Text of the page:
Perpetrators of business fraud often target foreigners, including U.S. citizens. Formerly associated with Nigeria, these fraud schemes are now prevalent throughout western Africa, including Liberia, and pose a danger of both financial loss and physical harm. An increasing number of U.S. citizens have been the targets of such scams. The best way to avoid becoming a victim of fraud is common sense – if it looks too good to be true, it probably is. U.S. citizens should carefully check any unsolicited business proposal originating in Liberia before committing any funds, providing any goods or services, or undertaking any travel, particularly if the proposal involves the mining or sale of gold and diamonds. There has also been an increase in the number of Liberian/American Internet relationships in which there are eventual requests for financial assistance under fraudulent pretenses.

Petty corruption is rampant; poorly paid government officials may ask for fees for doing their job. Travelers may be inconvenienced for not paying them.

Don’t buy counterfeit and pirated goods, even if they are widely available. Not only are the bootlegs illegal in the United States, you may also be breaking local law.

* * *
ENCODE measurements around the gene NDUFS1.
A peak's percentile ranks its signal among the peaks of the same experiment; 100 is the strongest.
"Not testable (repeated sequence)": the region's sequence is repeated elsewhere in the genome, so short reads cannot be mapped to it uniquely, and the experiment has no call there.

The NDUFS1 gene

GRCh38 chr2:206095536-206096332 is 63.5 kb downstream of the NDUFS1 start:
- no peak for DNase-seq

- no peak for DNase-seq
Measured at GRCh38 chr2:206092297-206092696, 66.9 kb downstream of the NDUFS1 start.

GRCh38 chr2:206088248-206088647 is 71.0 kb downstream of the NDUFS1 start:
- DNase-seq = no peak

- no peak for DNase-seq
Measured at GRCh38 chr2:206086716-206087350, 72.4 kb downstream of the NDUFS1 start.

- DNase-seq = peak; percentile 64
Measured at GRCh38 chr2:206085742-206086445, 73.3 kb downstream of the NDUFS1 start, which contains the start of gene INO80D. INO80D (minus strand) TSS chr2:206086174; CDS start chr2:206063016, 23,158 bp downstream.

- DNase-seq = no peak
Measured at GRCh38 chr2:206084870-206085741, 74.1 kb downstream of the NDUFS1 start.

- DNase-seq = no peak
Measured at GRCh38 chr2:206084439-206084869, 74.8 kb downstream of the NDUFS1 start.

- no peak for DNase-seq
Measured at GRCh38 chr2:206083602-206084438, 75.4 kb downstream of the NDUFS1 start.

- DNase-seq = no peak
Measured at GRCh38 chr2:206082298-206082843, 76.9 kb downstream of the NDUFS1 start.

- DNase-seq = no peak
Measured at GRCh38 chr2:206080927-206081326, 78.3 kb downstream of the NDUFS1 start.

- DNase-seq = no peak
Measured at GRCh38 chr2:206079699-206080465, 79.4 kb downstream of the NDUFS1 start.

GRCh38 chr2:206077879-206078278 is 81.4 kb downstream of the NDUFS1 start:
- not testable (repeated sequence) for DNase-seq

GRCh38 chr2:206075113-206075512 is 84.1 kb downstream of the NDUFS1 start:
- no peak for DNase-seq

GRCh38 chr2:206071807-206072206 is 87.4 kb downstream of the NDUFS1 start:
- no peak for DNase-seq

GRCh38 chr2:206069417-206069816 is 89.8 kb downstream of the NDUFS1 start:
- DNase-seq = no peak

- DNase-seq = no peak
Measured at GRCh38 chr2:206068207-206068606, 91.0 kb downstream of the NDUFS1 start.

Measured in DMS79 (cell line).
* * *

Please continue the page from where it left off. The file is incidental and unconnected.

Liberia Penalties for Crime

Criminal Penalties

While you are traveling in another country, you are subject to its laws even if you are a U.S. citizen. Foreign laws and legal systems can be vastly different than our own. In some places, you may be taken in for questioning if you don’t have your passport with you. In some places, it is illegal to take pictures of certain buildings. In some places, driving under the influence could land you immediately in jail. These criminal penalties will vary from country to country. There are also some things that might be legal in the country you visit, but still illegal in the United States, and you can be prosecuted under U.S. law if you buy pirated goods or engage in child pornography. While you are overseas, U.S. law may not apply. If you do something illegal overseas, your U.S. passport won’t shield you from local prosecution. It is very important to familiarize yourself with local laws, customs, and practices.

Persons violating Liberian laws, even unknowingly, may be expelled, arrested, or imprisoned. Penalties for possessing, using, or trafficking in illegal drugs in Liberia are severe, and convicted offenders can expect long jail sentences and heavy fines.

Photographing military installations, air and sea ports, and important government buildings is prohibited. Visitors should not take photographs of sites or activities that might be considered sensitive, as police are liable to confiscate the camera.

If you are arrested in Liberia, you have the right to request authorities alert the U.S. Embassy of your arrest.

Liberia Population Comparison